Press Releases

Victory for Special Education Employee Reprimanded for Telling Coworker, “I will pray for you”

School district acknowledges First Amendment rights of its employees

November 10, 2017

AUGUSTA, ME—Today, the Augusta School Department sent First Liberty client Toni Richardson an updated memorandum acknowledging Richardson’s protected First Amendment right to privately discuss religion among her co-workers. In May, First Liberty and Maine-based law firm Eaton Peabody filed charges of religious discrimination and retaliation against the school district with the Equal Employment Opportunity Commission (EEOC) on Richardson’s behalf.

Although school records show that Richardson has been an exemplary employee, last year the school district threatened her with disciplinary action or dismissal if she continued to privately discuss her faith with her coworkers in any manner at school, even among coworkers who attend the same church as Richardson.

“It is important for each of us to defend the religious liberty of every American,” Timothy Woodcock of the Maine law firm of Eaton Peabody and lead counsel for Toni Richardson, says. “Toni’s case should be a reminder to employers everywhere that you cannot discriminate against employees who privately discuss their faith at work.”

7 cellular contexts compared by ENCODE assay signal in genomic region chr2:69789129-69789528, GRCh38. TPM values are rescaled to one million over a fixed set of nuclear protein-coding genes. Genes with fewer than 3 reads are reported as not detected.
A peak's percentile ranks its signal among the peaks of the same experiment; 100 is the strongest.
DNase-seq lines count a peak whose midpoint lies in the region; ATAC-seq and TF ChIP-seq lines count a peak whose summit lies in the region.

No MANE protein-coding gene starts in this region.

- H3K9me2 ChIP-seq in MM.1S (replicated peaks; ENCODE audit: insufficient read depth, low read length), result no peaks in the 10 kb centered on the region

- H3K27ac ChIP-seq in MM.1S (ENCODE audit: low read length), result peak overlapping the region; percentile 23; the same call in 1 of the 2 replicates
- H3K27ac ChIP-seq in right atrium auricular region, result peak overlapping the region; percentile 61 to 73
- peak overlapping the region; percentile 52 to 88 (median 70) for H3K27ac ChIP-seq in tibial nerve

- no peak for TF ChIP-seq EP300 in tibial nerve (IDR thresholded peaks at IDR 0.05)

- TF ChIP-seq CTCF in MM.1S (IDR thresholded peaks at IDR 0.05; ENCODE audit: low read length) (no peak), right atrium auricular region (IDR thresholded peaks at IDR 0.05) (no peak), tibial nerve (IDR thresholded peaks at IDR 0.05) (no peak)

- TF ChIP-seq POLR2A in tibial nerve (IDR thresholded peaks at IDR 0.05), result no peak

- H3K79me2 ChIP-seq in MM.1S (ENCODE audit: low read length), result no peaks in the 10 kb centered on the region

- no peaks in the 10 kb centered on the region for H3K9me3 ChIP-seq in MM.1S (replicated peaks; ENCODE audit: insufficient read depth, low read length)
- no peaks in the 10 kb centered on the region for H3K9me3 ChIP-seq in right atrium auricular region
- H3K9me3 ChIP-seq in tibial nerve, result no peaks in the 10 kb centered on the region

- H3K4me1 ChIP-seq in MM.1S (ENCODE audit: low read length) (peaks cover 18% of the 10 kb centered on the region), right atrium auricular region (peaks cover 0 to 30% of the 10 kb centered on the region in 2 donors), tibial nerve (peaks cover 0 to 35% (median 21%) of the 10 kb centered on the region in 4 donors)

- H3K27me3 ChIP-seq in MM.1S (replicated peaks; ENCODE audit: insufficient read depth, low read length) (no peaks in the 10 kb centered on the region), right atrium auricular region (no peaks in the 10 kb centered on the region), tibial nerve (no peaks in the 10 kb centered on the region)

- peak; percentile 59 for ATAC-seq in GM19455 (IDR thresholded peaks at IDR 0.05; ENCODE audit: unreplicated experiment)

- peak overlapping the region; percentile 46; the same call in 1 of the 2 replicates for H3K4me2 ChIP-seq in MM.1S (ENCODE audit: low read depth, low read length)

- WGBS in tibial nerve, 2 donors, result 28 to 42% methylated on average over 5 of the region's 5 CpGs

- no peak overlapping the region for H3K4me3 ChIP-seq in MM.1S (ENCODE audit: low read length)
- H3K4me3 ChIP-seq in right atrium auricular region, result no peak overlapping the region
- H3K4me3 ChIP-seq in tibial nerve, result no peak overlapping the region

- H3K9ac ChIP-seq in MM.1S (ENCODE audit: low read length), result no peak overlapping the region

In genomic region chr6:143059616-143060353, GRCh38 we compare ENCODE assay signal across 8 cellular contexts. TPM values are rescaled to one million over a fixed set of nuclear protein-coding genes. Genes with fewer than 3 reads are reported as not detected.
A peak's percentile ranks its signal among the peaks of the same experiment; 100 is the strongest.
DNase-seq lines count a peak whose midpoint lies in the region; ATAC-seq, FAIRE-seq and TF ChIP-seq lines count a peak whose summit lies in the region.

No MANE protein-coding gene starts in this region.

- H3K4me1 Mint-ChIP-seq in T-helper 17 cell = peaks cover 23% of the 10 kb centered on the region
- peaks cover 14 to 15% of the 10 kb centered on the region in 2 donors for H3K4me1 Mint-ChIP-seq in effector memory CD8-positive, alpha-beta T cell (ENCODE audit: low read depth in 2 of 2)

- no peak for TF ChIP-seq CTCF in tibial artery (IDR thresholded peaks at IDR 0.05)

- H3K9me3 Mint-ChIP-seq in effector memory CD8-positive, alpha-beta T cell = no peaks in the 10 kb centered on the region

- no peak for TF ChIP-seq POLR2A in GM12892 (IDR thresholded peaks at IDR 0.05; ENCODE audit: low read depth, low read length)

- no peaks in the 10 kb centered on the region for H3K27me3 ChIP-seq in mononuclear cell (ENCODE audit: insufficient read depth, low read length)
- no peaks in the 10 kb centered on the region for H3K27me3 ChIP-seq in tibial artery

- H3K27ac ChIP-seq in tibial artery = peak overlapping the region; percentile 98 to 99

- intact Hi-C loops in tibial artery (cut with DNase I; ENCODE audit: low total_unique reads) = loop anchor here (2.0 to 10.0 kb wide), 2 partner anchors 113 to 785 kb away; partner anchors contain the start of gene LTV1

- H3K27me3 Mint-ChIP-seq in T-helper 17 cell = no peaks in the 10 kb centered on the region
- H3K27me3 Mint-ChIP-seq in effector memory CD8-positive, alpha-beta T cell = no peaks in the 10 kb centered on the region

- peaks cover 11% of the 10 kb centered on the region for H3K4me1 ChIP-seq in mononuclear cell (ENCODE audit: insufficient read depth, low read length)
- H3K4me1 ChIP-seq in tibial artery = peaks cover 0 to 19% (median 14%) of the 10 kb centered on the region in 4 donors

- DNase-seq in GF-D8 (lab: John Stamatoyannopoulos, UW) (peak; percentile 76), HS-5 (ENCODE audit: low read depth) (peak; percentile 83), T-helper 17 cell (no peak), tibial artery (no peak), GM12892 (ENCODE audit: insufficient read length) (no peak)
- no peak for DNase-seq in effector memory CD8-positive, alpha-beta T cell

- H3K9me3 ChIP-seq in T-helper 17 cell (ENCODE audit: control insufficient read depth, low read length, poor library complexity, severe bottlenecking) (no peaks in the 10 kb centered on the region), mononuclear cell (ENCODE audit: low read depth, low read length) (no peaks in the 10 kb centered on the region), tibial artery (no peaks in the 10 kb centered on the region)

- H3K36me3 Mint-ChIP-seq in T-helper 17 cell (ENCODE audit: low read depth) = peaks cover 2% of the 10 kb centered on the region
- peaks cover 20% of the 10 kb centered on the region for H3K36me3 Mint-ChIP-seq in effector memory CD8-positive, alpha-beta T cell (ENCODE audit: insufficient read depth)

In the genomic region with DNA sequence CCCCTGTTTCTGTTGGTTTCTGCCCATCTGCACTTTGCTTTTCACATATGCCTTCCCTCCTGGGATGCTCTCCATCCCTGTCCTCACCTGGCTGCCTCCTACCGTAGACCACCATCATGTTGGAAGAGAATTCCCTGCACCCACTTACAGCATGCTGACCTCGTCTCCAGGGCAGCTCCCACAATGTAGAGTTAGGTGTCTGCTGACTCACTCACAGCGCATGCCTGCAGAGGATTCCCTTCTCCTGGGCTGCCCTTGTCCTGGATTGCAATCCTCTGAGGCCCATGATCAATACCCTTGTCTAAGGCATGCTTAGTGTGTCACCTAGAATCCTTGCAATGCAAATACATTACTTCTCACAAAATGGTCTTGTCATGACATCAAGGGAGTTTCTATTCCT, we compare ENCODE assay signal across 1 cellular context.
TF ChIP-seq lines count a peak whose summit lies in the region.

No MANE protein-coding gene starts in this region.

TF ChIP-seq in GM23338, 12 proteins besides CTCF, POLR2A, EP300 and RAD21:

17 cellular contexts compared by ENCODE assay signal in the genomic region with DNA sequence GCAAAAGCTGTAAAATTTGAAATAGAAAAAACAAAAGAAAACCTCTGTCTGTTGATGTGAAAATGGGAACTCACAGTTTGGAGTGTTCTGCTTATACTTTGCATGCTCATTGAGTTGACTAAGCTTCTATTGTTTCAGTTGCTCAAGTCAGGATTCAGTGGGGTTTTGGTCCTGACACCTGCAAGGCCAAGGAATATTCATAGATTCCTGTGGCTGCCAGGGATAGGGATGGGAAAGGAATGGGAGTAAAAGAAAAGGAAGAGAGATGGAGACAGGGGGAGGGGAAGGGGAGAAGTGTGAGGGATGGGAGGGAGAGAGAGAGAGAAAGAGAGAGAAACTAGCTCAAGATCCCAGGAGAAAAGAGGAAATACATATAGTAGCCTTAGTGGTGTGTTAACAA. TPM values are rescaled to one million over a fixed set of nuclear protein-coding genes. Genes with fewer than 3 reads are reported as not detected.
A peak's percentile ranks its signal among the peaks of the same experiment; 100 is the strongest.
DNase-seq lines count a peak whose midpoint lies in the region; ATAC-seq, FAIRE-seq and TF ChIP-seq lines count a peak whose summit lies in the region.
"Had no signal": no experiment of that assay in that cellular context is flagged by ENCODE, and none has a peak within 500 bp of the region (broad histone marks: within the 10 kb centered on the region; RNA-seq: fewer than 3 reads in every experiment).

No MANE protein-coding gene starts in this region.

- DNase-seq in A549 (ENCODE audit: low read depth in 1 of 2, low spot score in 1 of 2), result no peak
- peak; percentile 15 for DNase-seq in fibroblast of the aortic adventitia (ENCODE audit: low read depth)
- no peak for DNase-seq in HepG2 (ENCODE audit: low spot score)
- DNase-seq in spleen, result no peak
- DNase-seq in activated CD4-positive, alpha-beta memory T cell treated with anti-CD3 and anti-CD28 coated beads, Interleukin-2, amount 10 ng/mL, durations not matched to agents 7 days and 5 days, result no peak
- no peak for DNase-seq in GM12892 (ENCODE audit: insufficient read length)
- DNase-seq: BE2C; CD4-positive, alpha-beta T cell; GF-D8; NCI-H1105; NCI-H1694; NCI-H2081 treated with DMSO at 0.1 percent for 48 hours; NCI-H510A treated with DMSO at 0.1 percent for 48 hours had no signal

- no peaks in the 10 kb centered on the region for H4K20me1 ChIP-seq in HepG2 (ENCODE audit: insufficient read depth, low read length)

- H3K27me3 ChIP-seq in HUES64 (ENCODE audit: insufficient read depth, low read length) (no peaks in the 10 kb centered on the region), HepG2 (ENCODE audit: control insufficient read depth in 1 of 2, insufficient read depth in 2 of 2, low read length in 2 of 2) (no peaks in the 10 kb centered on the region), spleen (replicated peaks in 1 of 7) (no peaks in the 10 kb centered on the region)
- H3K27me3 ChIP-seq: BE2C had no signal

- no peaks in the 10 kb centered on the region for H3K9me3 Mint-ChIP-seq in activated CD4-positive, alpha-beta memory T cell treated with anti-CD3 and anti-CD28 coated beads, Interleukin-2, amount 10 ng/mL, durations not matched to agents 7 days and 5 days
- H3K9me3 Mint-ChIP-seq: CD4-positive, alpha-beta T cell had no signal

“The Supreme Court has been very clear on this: Neither students nor teachers lose their First Amendment rights at the schoolhouse gate,” said Jeremy Dys, Deputy General Counsel for First Liberty. “The Constitution protects teachers like Toni who do not and should not have to censor their religious beliefs in private conversations at work.”

The updated coaching memorandum withdraws any threats of disciplinary action against Richardson by the school district and acknowledges the First Amendment rights of all school employees, including Richardson, “to express religious beliefs or use faith-based language at school.” The memorandum continues:

Comments such as “God Bless You” or “I am praying for you” are permissible when made to co-workers outside of the hearing of students.

“I love my job helping special needs students succeed, and I am glad that I don’t have to sacrifice my First Amendment rights in order to be here,” Toni Richardson says. “I hope my colleagues, and school employees across the country, will remember that the First Amendment still protects our private conversations at work.”

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